- The Washington Times - Tuesday, September 11, 2001

Black leaders yesterday accused the U.S. government of "orchestrating" distractions during last week's U.N. conference on racism in South Africa, calling the action President Bush's "biggest debacle" to date.
"Our [delegation] felt the necessity to guarantee that America would not be perceived solely through the prism of the U.S. government's vacillation, contrivances and manipulation of issues surrounding the [conference] agenda," said Yvonne Scruggs-Leftwich, executive director of the Black Leadership Forum.
The forum, a confederation of civil rights and service organizations, led a 45-person delegation from the United States that included the Rev. Jesse Jackson and several members of the Congressional Black Caucus.
Miss Scruggs-Leftwich said that the conference was a "productive, encouraging experience" for the Black Leadership Forum's delegation. The experience was marred, she said, only by the "endless distractions, largely orchestrated by the government of the United States with strong support from European, Europe-descendant allies and mainstream media."
The United States and Israel walked out midway through the weeklong conference when no accord could be reached on Arab attempts to condemn Zionism as racist.
The U.S. action prompted the Anti-Defamation League — generally an ally of civil rights groups — to run a full-page advertisement in yesterday's New York Times, thanking the president and Secretary of State Colin L. Powell for their refusal to back the conference.
At yesterday's news briefing, Ron Walters, a professor of African- American studies at the University of Maryland, said that the end result of the conference, a declaration calling slavery a "crime against humanity," demands an enhanced U.S. effort for reparations.
"If it is indeed a crime against humanity, where is the redress?" asked Mr. Walters, who was also deputy campaign manager for Mr. Jackson's failed 1984 presidential bid. Mr. Walters also criticized the United States for its exit over the Middle East.
"At the end of the day, President Bush is not the president of Israel," said Mr. Walters. "He is not absolved of his own responsibility to address racism."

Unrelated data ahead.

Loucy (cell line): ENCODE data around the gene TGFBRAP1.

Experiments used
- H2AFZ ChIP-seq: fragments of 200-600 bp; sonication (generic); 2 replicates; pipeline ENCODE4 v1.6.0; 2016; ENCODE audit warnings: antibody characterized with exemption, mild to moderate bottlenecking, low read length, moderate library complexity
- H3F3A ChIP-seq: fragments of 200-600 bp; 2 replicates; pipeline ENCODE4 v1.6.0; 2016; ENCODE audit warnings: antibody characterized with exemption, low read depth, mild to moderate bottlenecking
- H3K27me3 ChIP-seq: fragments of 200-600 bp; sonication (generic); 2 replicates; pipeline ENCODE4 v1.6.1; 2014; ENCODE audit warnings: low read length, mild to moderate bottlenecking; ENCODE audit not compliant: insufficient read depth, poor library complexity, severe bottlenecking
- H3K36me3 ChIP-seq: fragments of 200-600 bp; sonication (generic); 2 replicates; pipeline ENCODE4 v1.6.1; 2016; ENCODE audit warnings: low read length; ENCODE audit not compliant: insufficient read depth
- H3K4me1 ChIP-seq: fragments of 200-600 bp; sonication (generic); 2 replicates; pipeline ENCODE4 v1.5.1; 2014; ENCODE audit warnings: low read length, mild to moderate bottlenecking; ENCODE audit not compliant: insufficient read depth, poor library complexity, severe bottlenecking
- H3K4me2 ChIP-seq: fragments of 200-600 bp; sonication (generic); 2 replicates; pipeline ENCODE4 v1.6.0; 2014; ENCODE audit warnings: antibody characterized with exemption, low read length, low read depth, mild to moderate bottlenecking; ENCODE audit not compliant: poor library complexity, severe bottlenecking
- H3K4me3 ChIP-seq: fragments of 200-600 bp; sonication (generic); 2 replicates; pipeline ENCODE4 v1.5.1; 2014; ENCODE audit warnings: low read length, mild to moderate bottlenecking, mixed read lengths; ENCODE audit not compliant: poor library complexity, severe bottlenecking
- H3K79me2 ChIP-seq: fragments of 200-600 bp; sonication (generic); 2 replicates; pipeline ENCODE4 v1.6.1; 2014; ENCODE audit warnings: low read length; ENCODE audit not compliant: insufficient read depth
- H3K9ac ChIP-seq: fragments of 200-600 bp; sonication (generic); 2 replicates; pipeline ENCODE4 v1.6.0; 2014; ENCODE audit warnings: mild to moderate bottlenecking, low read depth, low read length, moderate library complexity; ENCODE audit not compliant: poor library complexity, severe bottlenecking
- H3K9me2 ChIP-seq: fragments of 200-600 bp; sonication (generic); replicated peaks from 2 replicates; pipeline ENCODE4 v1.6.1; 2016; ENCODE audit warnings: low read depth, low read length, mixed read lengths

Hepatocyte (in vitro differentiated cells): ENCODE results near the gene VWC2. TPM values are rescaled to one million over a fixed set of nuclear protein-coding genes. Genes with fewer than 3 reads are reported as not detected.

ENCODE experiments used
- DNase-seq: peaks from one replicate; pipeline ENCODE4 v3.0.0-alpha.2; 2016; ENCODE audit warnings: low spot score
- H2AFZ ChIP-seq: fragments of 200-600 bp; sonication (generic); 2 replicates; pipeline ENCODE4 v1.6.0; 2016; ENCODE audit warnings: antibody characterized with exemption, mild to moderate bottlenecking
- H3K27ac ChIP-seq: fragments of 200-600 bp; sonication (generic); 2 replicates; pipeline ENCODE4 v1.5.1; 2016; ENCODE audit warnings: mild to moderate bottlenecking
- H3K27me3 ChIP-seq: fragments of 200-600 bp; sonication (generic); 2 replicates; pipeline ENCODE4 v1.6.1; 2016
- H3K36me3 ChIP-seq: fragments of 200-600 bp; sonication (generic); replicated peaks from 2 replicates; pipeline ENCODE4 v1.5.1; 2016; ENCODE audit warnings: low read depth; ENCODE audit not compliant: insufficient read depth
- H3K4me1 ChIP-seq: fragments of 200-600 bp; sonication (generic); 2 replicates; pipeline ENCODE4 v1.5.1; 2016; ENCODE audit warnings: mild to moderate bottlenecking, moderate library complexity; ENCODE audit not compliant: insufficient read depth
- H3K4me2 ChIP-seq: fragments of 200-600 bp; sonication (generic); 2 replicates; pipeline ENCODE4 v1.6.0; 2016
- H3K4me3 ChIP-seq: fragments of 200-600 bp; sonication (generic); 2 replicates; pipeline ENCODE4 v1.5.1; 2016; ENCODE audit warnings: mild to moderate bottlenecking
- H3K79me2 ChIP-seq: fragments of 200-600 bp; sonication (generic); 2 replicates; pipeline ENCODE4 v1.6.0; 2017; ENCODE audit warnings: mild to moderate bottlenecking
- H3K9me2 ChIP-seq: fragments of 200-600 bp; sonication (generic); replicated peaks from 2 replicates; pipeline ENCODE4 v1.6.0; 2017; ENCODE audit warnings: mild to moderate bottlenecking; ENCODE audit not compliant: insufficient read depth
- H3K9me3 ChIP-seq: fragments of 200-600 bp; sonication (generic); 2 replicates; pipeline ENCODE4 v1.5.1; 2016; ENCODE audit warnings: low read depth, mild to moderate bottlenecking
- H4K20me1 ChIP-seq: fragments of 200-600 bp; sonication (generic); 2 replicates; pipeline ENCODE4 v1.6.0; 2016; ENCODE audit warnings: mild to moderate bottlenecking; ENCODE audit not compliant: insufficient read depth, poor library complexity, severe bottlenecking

Members of the black delegation complained yesterday that government representatives did not speak with them.
Donna Christensen, congressional delegate from the Virgin Islands, noted, "That the U.S. government did not see fit to speak with the delegation speaks volumes — we are not letting the president off the hook."
She added that the Middle East controversy could well impose a wedge between black and Jewish groups in the United States.
"And not just because the Israeli-Palestinian issue clouded our issue — but the Jewish coalition did not support us in our effort to get a declaration of slavery being a crime against humanity."
Jewish leaders in the United States support the government's decision to depart; many of them wondered what kind of Americans would be there in the first place.
"The whole thing is a farce that caters to bigotry and hatred," said Irv Rubin, national chairman of the Jewish Defense League.
The final declaration from the conference states an acknowledgment and regret over slavery, which it called a "crime against humanity." It backed aid to countries affected by slavery and colonialism but did not promise reparations or an official apology from Western countries.
South African Foreign Minister Nkosazana Dlamini-Zuma, the conference chairwoman, said the reparations and apology for slavery should not be monetary. "It does not mean money, it means dignity," she said at the conference, held in Durban, South Africa.
But Mr. Jackson returned from the conference last week with renewed enthusiasm for reparations and vowed to make it his primary issue.
So far, he has made no further public statements on reparations.
Joe Leonard Jr., bureau chief at the Rainbow/PUSH Coalition's office here, said Mr. Jackson is still planning how to implement his new campaign. "He is going to do something," Mr. Leonard said.
In a news release issued Sunday, Mr. Jackson restated his own contention that the Bush administration attempted to "undermine" the Durban conference. And hinted at what may come.
"We can document, to this day, the economic cost of racially discriminatory policies — from red-lining, to charging more for car financing or insurance policies," Mr. Jackson wrote. "With the Germans paying reparations to Israel, the U.S. to the Japanese interned in World War II, the issue of reparations cannot be simply ignored. Bush opposes even a serious look at the subject. Most opponents issue shrill denunciations of notion of paying billions to the descendants of slaves.
"But the remedy can take many forms," Mr. Jackson wrote. "With HIV/AIDs spreading through Africa — with projections of 100 million falling victim within five years — perhaps the best reparations for slavery and colonialism is a serious commitment to rebuilding public health systems in Africa.
"In this country, reparations might benefit all by focusing on building schools and affordable housing, and lifting poor mothers and children up from poverty," he wrote. "And in redoubling our efforts to end discriminatory practices — from racial profiling to discriminatory sentencing to insurance company rip-offs."


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